“Except ye see signs and wonders, ye will not believe.” Are the words true of us? And first, in regard to the world without. What is it in the world which most helps us to believe in God? When do we most lift our thoughts to Him? When the earth is convulsed with earthquake, smitten with famine and pestilence, or when season follows season in its order, harvest after seed-time, seed-time after harvest, and the fields yield their increase? Which helps us most to believe in God’s almightiness, the sun or the lightning; the sudden death or unexpected recovery of one of us, or the long life and health of the many? Who can deny that it is too often the earthquake ruining cities, the famine desolating continents, the pestilence desolating homes, which causes us to think upon God, rather than the tranquil-breathing earth, and the happy lives of men? Unless we see signs and wonders, we are apt to forget God. And that may be one cause for the need of such “signs and wonders.” But that also is why festivals of harvest are so good for us. By them we do recognize and publicly acknowledge the hand of God, not in startling and extraordinary signs, in subversions of the natural order of the world, but in the natural order itself. We say over to ourselves, and try to get by heart this lesson of the psalmist, “The day is Thine, and the night is Thine; Thou hast prepared the light and the sun. Thou hast set all the borders of the earth; Thou hast made summer and winter. Thou visitest the earth and blessest it; Thou makest it very plenteous. Thou preparest their corn, for so Thou providest for the earth. Thou waterest her furrows, Thou sendest rain into the little valleys thereof; Thou makest it soft with the drops of rain, and blessest the increase of it.” Thou visitest the earth, and blessest it. The great lesson of this festival[1] to us is to see “the visitation of God,” not exclusively in mildew, and blight, and drought, and famine, and pestilence, nor in these especially, but in the constitution and course of nature. And the lesson is not only David’s; it is still more emphatically Christ’s. The Jews of His day wished to see the hand of God in the destruction of many men at once by the fall of a tower in Siloam; but our Lord bade them look elsewhere. “Behold the fowls of the air,” He said; “it is God who feeds them. Consider the lilies of the field; it is God who clothes them.” What, then, are we to say of these portents? Are they not signs as well as wonders? It may, indeed, be that nothing happens in this world, sin only excepted, but by God’s ordinance; it must be that nothing happens without His allowance—no war, though it is He who maketh wars to cease; no shipwreck, though it is He who stilleth the raging of the sea; no pestilence, though with Him is the well of life. It may be that these things, so terrible that to us they seem only “officers of vengeance,” are yet ministers of righteousness and angels of hope; dimly here and there we seem to catch the light of heaven under their dark raiment. But one thing is certain, that we creatures of finite intelligence must not presume to judge of the nature of God by events whose cause and purpose alike are largely hidden; we must use the clue to God’s nature which Christ has put into our hands by His life and teaching—for why else are we Christians? We must rejoice, therefore, in the lovingkindness which we can see, in the gifts of light, and daily bread, and home, and goodness, and believe where we cannot prove; above all, we must not be blind to the greatest of God’s mercies just because they are ever of old; we must not be unthankful for His visible compassions just because they are new every morning. In these, if we are wise, in these daily miracles of life, and not in the “signs and wonders,” the hard writing upon the walls of our world, shall we try more and more to recognize the finger of God.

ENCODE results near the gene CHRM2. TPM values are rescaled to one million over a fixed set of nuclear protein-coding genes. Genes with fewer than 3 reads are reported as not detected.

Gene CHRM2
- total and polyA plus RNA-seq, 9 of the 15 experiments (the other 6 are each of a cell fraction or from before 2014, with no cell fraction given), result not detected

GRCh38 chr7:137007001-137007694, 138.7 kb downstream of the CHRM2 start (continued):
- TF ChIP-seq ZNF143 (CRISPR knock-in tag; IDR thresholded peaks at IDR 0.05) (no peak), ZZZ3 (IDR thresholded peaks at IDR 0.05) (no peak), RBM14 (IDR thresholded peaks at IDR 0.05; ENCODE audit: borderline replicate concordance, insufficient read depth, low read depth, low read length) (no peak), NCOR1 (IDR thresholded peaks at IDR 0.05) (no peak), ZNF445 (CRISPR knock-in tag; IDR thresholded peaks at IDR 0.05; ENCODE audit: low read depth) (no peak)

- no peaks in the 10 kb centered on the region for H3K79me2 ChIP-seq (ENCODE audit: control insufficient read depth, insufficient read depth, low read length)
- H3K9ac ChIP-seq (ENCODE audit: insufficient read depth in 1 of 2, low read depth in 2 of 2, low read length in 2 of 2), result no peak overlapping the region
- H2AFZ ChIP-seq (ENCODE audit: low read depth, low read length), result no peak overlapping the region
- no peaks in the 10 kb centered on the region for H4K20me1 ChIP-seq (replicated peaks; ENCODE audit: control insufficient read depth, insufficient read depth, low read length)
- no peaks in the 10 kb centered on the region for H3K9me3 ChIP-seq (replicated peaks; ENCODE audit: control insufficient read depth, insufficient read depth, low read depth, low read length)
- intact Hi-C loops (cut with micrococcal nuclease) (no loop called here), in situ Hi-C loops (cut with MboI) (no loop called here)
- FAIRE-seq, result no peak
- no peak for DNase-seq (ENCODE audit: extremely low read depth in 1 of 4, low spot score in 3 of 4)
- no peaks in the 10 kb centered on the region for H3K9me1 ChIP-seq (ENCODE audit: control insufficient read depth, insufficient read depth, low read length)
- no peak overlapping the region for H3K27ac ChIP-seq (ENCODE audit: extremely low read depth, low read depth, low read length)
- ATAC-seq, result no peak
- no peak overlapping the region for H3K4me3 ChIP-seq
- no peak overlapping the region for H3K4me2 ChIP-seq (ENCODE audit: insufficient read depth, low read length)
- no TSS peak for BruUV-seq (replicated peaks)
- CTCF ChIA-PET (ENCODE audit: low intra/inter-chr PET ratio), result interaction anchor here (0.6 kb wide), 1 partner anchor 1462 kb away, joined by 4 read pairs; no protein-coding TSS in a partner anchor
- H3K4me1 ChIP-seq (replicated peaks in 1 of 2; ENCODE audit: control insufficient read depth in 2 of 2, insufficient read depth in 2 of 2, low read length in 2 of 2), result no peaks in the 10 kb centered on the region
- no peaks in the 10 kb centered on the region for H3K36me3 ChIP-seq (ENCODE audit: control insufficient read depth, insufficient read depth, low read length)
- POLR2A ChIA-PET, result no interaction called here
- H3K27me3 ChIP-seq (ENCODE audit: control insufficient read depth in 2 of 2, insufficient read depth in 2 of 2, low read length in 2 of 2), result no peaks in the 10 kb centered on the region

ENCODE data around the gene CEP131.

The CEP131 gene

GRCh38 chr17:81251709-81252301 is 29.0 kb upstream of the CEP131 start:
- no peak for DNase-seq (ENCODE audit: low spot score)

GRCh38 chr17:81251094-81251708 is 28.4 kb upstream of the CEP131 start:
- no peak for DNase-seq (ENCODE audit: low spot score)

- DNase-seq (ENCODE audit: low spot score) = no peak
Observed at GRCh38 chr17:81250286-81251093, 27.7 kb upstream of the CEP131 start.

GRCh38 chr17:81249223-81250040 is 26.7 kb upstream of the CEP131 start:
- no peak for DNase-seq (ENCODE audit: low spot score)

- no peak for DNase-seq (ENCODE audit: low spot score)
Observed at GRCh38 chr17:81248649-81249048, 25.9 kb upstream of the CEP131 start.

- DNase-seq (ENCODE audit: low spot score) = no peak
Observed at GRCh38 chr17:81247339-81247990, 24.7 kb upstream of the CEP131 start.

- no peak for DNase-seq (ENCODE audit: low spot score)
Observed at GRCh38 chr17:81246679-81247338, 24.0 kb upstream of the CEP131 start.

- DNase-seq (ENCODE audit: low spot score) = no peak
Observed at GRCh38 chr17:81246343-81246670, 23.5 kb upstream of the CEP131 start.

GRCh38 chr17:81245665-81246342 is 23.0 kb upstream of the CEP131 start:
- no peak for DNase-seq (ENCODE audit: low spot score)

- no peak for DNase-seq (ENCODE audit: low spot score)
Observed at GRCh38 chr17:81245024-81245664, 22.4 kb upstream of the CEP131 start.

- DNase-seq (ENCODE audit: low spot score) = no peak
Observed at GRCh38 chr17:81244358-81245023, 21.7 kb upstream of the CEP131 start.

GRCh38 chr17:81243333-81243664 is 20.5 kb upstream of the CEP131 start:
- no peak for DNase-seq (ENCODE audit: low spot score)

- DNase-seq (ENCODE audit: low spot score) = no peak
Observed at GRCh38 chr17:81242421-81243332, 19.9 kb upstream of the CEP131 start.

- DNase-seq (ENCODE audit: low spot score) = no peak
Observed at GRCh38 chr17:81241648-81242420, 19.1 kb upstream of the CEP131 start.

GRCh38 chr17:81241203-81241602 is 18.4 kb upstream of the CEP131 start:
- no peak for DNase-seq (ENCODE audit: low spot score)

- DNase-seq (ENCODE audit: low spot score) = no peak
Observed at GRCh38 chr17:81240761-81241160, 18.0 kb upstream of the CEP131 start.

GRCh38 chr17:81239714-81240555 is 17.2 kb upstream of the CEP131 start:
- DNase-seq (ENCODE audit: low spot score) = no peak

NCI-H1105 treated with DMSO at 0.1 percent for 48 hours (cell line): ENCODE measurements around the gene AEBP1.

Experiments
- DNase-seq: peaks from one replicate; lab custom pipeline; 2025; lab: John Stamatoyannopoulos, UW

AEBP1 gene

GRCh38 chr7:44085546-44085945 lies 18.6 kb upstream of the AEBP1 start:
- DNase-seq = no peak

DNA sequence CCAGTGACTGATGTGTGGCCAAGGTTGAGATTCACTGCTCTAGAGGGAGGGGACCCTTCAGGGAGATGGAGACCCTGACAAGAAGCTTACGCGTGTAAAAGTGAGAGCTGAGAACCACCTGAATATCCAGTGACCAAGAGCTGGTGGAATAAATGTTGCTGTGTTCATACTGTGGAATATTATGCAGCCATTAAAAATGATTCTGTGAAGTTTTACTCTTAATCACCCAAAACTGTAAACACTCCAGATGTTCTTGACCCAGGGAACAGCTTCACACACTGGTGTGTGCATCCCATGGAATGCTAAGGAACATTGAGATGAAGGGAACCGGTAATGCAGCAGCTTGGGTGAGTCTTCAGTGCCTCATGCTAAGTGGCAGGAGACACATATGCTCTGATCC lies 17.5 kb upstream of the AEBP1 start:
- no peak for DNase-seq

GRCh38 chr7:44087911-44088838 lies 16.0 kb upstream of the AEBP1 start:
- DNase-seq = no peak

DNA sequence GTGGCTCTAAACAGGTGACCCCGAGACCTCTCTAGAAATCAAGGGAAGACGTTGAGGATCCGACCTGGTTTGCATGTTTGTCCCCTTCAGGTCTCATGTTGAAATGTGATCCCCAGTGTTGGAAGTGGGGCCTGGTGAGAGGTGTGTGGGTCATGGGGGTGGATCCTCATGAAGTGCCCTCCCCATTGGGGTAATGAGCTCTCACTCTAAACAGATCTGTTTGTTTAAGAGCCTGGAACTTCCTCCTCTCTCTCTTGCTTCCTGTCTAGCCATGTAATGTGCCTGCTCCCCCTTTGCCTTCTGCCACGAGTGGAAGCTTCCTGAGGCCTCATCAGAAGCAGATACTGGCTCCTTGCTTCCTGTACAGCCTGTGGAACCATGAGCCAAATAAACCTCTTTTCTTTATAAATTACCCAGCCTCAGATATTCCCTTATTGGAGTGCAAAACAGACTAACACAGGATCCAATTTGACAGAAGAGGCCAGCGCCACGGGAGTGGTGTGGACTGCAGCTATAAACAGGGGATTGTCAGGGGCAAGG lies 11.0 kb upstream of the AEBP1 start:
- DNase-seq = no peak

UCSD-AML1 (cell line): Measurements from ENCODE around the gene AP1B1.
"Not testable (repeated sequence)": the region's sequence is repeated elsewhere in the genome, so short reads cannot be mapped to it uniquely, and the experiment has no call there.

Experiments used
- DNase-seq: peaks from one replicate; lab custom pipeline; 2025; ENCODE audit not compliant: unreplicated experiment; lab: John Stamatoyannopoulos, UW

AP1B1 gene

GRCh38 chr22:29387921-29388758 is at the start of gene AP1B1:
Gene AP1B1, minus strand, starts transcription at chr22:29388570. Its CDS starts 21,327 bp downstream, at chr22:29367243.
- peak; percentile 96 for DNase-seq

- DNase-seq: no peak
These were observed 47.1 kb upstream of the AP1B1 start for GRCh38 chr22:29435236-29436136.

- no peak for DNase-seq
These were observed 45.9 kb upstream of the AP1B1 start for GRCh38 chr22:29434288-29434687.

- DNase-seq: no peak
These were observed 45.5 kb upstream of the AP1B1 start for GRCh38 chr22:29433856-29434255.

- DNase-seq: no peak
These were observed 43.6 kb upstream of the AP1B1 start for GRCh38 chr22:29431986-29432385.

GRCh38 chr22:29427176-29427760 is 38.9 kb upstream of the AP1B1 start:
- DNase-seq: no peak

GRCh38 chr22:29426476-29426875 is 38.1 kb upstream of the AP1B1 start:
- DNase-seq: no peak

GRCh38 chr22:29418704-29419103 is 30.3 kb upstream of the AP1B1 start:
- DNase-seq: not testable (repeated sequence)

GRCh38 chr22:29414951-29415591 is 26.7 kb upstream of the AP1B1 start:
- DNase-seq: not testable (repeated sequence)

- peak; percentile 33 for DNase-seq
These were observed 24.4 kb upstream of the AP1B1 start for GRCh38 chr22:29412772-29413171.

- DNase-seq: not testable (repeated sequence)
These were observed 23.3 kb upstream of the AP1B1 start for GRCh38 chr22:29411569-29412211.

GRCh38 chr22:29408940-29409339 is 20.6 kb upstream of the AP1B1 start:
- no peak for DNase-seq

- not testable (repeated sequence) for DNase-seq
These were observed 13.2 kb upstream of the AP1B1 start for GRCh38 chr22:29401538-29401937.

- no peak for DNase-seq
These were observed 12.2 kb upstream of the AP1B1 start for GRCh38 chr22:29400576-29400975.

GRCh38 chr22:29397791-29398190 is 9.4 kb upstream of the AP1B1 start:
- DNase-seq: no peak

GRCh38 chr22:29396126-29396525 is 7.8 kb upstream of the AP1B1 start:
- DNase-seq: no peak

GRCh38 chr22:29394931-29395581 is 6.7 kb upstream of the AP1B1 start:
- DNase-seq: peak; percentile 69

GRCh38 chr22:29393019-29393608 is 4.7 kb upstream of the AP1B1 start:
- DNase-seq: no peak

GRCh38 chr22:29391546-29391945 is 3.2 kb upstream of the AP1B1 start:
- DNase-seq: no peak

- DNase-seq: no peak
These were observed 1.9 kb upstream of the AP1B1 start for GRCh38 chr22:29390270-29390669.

In the greater world also of man’s spirit the same lesson has to be learned. Here too we look for God; and here too we are often tempted to trace signs of His presence in what is extraordinary—in sudden conversions and striking catastrophes, instead of in the slow winning of the soul by patience and the comfort of God’s Holy Word. The evangelical prophet draws a clear parallel between God’s way of working in the world without and the world within us. “As the rain cometh down, and the snow from heaven, and returneth not thither, but watereth the earth, and maketh it bring forth and bud, that it may give seed to the sower, and bread to the eater: so shall My word be that goeth forth out of My mouth.” That is to say, God works by His Word upon the souls of men by the same quiet and regular processes as He employs in making the earth fruitful. Just as in the outer world we are to look for His hand, not so much in earthquake and tempest as in the continual ministries of sun and rain, so in the soul within; it is by the regular pieties and charities of home, by the regular performance of everyday duties, by the regular prayers in the closet, by the regular solemnity of worship in His holy temple, that He nourishes in us the seeds of eternal life. The spirit of man grows like wheat—“first the blade, then the ear, after that the full corn in the ear.” And yet there are people who refuse to recognize God’s operation in man’s spirit except in some exceptional excitement, to which they give the name of “conversion.” I have known simple, God-fearing people bred up in ideas of this sort who have wondered when they were to be “converted;” much as if the food-bearing land were to receive God’s regular gifts of sun and rain without recognition, and wonder when He was going to send His earthquake to bless it. There are earthquakes in the soul, as in nature; happy they who by such means, if by no other, can be led to acknowledge the majesty of God. But the lesson is as old as the days of Elijah, that God is not so to be sought, not so to be waited for; not in earthquake and fire and strong wind rending the mountain, but in the still small voice. Just as quietly as sun and rain descend upon the earth and make it bring forth and bud, so does the Word proceeding from the Father enter within our hearts and bless us. He blesses us in a mother’s love, in a father’s wisdom, warning us against evil ways, showing us the brightness of honour, the clear beauty of truth, the strength of purity; so it is that they plough the furrows and cast in the seed, which is still His, and pray for the blessing upon it, and scare off the birds of evil temptation, till the seed has rooted itself; and by His blessing so it is that we may grow in wisdom as in stature. But there is a difference. The earth receives God’s blessing and cannot withhold herself, for the blessing is indeed not for her but for us, and we give thanks; but from God’s spiritual blessings we can, alas! withhold ourselves. We can disobey our parents; we can neglect our children; we can cheat our conscience. In innumerable ways God may be speaking to us all day long, and we be as the deaf; all day long He may be stretching forth His hands to us, and we be as the blind, until our heart becomes a fool’s heart, and says, “There is no God.”